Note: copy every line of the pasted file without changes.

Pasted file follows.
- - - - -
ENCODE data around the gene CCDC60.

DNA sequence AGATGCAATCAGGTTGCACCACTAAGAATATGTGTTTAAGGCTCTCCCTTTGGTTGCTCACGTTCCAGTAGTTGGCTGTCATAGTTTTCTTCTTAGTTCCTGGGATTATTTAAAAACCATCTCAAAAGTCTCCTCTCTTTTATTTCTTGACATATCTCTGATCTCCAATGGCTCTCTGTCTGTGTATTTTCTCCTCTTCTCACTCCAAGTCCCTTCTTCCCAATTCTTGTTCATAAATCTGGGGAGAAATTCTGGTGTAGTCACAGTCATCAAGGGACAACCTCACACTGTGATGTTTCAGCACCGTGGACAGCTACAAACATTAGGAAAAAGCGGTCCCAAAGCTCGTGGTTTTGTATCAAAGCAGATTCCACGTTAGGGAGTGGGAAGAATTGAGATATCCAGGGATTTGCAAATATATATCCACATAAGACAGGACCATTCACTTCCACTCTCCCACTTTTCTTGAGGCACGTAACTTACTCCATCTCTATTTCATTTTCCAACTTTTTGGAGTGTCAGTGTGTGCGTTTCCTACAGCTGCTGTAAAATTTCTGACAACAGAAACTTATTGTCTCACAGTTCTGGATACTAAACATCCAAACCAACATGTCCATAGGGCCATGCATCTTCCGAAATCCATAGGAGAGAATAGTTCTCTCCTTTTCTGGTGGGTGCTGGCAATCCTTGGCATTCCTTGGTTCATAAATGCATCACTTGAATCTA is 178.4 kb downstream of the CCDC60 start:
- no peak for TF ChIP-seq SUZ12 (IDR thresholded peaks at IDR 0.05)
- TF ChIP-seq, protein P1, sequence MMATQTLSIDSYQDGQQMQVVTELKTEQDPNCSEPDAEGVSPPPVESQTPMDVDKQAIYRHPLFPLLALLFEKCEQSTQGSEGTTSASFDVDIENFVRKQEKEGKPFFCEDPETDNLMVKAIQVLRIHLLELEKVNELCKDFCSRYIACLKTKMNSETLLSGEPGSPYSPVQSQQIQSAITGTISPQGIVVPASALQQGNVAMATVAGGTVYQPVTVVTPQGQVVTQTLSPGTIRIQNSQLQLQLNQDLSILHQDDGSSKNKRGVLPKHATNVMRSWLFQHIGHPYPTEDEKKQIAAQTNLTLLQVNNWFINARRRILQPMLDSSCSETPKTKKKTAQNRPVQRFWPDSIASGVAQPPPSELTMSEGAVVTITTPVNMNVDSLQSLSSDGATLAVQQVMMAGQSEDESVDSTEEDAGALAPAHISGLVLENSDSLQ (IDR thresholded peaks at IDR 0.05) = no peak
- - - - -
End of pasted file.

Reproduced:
ENCODE data around the gene CCDC60.

DNA sequence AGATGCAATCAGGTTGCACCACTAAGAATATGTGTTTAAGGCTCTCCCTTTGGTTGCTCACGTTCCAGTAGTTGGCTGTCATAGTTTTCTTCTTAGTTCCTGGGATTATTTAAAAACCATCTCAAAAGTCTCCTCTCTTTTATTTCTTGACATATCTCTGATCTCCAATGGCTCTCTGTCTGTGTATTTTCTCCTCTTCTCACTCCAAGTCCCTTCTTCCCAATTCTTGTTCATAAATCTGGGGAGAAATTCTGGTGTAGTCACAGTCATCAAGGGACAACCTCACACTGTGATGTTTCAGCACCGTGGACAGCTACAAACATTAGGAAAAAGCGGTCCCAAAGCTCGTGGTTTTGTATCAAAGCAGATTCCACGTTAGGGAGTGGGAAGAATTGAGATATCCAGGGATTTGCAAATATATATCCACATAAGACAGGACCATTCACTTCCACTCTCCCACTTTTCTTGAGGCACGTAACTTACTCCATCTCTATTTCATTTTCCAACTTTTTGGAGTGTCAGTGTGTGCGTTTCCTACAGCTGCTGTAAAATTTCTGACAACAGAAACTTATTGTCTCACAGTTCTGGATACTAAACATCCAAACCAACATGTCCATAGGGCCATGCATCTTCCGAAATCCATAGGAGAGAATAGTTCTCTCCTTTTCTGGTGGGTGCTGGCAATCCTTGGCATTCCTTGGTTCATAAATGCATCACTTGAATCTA is 178.4 kb downstream of the CCDC60 start:
- no peak for TF ChIP-seq SUZ12 (IDR thresholded peaks at IDR 0.05)
- TF ChIP-seq, protein P1, sequence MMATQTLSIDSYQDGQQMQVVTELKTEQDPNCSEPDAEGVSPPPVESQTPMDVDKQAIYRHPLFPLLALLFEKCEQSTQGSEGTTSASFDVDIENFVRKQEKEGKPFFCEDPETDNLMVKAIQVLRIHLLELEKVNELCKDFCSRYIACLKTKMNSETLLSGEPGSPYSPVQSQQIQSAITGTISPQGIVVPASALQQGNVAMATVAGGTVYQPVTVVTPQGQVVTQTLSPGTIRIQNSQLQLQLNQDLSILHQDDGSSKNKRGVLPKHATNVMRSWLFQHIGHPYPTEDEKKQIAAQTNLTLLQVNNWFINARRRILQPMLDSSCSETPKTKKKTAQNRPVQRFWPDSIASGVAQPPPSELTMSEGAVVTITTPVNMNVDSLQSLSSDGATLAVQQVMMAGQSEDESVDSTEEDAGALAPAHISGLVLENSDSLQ (IDR thresholded peaks at IDR 0.05) = no peak